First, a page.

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RA: 15h 04m 24s
Dec: −54° 24′ 0″
Ch: MSA:968, U2:431, SA:25
Ref: SIMBAD, Collinder (1931), DAML02, Archinal&Hynes (2003)
Type: open cluster, 22r
Mag: B=?, V=6.5
Discovered by Sir John Herschel at the Cape of Good Hope with an 18-inch f/13 speculum telescope. He recorded it as "cluster, vL, coarse, but rich and fine; diam in RA = 2 field in PD 25 (30' and 45'); stars 9, 10, 11, 12. General middle taken."
A catalogue of star clusters shown on Franklin-Adams chart plates. Mem.R.A.S., 60(5), 175-186.
Described in Union Obs. Circulars, 45-76, p 50. "Nebulae, clusters, etc. on Sydney Plates" as "a very rich open cluster of bright stars."
Raab, S. (1922) A research on open clusters. Lund Medd. Astron. Obs. Ser. II, 28, 1.
Discussed, based of F-A plates.
"A Catalogue of Estimated Parallaxes of 112 Nebulae, Open clusters and Star Groups", Vol 36 (4), p 107-115.
"loose; thin." He gives the approx. diameter as 45 arcmin.
Trumpler (Lick Obs Bul, Vol 14, No. 420) gives the diameter as 40' and the class as 3 1 m.
"Cat. of Open Cl. south of -45° Decl.", Mem. 17 Mnt Stromlo Obs.
The RNGC (Sulentic and Tifft 1973) notes that this is a 6.5 mag open cluster.
"Open clusters towards the Galactic center: chemistry and dynamics." arXiv:1008.3158v1 (2010 Aug 18)
Distance: 770 pc. Age: 1.00 Gyr. Orbit: perigalacticon = 7.02+/-0.11 kpc; apogalacticon = 9.42+/-0.06; e = 0.146.
Harrington calls this "unquestionably the best" deepsky object in Lupus. It is "a delightful open cluster for binoculars and fich-field telescopes. Viewing through 11x80 binoculars from the Florida Everglades (latitude 25 degrees) I recorded the group as a rich gathering of 8th mag and fainter stars set against the bright glow of other, unresolved cluster members."
1994-02-08, Die Boord, 11x80's tripod-mounted. This is one of three milky way patches I swept up. The other, NGC 5823, lies due south, and the third, not shown on the U2000, lies half a degree south and half a degree west. This latter object I will call Slotegraaf-de Kock 1. NGC 5822 appears as a very large patch of rich milky way stars, some 40' across, with many small stars seen but with countless others seen only as a background glow. Overall the distribution of stars seems quite even.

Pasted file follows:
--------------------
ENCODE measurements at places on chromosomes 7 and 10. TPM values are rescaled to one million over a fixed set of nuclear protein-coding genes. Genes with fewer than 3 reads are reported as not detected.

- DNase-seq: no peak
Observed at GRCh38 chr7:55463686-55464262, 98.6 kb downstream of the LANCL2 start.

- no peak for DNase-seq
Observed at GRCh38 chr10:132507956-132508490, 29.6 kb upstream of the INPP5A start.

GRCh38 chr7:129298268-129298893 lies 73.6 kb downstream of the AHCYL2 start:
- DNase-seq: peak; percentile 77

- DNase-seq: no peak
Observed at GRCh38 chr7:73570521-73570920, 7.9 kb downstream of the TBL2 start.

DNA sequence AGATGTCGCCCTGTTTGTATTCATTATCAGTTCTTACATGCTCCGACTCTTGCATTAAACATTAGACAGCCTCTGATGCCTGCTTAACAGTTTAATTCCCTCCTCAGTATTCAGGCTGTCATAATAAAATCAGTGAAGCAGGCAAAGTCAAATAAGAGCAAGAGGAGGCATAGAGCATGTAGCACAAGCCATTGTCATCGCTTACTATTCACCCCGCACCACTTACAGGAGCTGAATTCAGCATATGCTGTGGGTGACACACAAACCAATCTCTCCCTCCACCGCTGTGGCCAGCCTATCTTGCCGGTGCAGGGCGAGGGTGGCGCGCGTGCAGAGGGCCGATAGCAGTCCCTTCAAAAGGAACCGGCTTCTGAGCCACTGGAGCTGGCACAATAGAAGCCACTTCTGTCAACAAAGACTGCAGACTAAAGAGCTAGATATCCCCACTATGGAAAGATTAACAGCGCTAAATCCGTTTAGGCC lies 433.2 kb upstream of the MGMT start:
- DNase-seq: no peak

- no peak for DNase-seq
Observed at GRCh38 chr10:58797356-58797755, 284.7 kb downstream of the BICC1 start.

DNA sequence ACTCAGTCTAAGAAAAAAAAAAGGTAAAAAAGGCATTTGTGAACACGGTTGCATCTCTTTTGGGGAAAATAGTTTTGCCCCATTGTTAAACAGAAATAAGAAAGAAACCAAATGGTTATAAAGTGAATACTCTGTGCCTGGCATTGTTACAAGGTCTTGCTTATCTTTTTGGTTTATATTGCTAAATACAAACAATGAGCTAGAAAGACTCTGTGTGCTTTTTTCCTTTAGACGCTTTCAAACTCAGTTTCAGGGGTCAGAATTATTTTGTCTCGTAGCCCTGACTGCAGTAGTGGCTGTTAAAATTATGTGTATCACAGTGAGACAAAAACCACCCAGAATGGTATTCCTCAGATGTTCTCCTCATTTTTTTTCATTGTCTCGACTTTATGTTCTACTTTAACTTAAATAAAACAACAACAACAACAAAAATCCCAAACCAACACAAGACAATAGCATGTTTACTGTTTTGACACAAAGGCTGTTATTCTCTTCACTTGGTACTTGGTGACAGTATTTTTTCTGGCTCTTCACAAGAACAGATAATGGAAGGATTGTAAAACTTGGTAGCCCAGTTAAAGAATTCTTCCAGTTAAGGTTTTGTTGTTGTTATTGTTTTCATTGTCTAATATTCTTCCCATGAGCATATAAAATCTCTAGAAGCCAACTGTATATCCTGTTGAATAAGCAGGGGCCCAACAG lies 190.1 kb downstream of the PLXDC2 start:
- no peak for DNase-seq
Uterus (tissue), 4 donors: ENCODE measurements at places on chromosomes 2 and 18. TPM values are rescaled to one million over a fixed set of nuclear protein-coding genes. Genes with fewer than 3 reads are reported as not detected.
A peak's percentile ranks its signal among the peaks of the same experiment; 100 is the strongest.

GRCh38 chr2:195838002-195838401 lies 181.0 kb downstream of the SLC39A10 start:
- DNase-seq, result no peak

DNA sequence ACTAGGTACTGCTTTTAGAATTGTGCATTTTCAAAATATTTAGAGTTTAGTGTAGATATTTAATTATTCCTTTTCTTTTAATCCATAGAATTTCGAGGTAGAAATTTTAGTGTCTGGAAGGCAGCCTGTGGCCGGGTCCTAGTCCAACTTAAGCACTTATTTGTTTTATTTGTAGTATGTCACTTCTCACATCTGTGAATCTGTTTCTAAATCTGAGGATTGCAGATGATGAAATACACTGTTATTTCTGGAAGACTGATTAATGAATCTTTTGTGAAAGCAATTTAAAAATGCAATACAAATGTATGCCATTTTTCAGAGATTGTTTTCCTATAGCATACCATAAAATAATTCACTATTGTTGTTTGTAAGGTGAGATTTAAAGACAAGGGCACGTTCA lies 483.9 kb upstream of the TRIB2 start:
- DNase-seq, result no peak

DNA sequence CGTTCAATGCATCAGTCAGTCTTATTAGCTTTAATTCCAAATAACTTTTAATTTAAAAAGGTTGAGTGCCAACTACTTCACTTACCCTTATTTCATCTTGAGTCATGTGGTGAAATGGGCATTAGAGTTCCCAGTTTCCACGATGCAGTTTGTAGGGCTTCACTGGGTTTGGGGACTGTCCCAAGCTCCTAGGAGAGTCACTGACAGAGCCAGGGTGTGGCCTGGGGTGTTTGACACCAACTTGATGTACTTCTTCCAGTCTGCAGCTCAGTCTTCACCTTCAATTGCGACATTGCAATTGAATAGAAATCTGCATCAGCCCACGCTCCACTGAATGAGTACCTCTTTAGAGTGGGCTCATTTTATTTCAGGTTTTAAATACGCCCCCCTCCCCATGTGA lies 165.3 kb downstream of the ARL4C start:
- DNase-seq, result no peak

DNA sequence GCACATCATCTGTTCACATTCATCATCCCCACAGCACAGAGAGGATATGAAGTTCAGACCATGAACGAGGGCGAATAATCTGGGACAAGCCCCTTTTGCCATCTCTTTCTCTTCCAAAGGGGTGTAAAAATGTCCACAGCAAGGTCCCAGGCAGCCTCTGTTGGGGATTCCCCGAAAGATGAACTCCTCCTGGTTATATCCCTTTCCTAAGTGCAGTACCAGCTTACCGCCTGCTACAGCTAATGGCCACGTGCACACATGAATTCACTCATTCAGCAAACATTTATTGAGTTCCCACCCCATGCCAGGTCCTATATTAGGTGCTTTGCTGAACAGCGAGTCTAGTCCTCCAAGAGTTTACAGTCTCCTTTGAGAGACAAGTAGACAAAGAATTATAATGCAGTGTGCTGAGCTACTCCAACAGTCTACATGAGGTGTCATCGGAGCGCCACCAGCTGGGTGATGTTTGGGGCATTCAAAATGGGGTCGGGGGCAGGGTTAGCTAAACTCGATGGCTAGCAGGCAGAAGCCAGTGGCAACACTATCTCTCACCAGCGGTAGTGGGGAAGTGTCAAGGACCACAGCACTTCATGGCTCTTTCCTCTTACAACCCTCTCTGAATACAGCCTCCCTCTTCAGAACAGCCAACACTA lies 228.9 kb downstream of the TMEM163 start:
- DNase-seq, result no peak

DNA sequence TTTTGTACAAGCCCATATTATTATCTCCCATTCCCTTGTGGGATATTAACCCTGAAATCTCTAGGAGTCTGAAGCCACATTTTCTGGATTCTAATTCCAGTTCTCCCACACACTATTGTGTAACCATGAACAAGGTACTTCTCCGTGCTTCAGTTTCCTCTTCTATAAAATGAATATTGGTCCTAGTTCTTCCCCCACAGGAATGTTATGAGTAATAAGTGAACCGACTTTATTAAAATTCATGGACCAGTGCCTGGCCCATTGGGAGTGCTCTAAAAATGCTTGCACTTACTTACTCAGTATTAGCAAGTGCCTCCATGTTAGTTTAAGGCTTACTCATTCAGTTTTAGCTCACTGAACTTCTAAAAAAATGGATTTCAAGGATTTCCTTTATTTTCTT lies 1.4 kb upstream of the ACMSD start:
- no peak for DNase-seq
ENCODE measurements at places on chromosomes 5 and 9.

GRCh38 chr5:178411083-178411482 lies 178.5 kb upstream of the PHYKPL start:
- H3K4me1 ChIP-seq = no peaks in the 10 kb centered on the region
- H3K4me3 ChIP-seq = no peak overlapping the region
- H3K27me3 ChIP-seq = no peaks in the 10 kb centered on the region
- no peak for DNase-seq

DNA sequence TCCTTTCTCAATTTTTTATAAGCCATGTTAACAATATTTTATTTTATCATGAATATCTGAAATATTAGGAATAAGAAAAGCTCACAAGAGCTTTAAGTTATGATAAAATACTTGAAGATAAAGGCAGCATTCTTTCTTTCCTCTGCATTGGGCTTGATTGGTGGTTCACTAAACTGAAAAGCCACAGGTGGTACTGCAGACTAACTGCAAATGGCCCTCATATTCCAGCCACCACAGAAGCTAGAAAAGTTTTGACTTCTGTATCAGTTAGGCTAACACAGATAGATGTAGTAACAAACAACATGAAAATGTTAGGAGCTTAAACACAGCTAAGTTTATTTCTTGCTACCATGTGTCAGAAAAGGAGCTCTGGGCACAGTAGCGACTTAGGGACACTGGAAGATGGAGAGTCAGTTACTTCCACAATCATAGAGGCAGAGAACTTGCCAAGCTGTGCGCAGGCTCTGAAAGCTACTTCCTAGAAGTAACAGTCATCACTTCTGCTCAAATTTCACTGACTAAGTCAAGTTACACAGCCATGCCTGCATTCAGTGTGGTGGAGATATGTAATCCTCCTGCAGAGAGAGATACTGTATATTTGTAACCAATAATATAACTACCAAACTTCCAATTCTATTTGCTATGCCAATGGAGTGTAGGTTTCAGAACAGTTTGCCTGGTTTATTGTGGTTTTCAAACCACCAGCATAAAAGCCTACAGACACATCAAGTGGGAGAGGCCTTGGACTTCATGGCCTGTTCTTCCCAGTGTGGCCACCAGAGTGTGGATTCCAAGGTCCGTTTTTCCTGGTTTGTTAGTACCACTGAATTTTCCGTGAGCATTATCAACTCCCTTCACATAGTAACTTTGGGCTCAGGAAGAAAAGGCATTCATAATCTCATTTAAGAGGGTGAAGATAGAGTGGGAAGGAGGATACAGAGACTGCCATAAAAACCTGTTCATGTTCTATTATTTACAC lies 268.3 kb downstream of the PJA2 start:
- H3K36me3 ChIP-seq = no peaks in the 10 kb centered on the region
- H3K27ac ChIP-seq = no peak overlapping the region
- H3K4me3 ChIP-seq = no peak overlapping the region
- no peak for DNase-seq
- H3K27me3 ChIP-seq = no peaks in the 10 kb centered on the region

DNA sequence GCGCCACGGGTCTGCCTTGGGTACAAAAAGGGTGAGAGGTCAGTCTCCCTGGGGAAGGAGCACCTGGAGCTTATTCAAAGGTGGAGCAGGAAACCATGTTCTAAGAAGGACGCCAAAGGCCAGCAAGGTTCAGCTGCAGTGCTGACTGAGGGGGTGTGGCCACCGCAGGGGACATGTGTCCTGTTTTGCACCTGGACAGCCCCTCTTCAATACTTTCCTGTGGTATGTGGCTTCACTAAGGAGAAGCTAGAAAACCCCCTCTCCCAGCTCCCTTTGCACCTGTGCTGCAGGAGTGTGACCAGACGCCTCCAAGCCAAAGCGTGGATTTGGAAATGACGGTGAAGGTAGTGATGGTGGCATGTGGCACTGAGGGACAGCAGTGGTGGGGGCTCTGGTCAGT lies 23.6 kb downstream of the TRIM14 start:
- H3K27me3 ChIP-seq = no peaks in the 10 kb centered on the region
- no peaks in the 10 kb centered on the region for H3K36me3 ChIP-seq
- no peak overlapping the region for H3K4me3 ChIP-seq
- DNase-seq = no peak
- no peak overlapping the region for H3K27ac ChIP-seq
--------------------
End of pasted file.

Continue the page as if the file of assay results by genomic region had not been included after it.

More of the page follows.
1997 Sept 03: 11x80 tripod-mounted. 23:00 SAST. Jonkershoek. Large, shy cluster of small and very small stars. No nebulosity of background glow. [Strange - compare with previous obs. on 1994-02-08]
1997-09-20, Sutherland (Karoo), SAAO plateau. 5-inch f/6 Newtonian. Skies excellent. In a 70' field of view, this wonderful cluster appears like a large, face-on spiral galaxy, with many long curved arms of stars.
6-inch f/8.6 Newtonian: 1997-10-02, Franschoek Pass viewing site. Obvious haze and thin clouds, sky fairly bright around horizon. "Beautiful delicate cluster, which fills a 40 arcmin field well. Stars of 10th magnitude and fainter and scattered, making a coarse grouping, but nevertheless a cluster."
1998-04-24/25, 11x80 tripod-mounted binoculars, Die Boord. Seeing average, transparency below average, dew. "Giant (26') patch of textured sky, rough with star specks. Field very rich; the cluster simply fades into the background. Even when sweeping its an obvious large woolly patch."
16-inch f/10 SCT (127x, 290x, 463x)
One of the most beautiful sprinkled clusters seen. Short strings intervene with one another, like a town seen out of an airplane at night. Not a very tight cluster but the stars share the space in harmony. The faint members run out of my field of view 127x and mingle well with the star field far above.
The Messier objects
The Bennett objects
The Caldwell list
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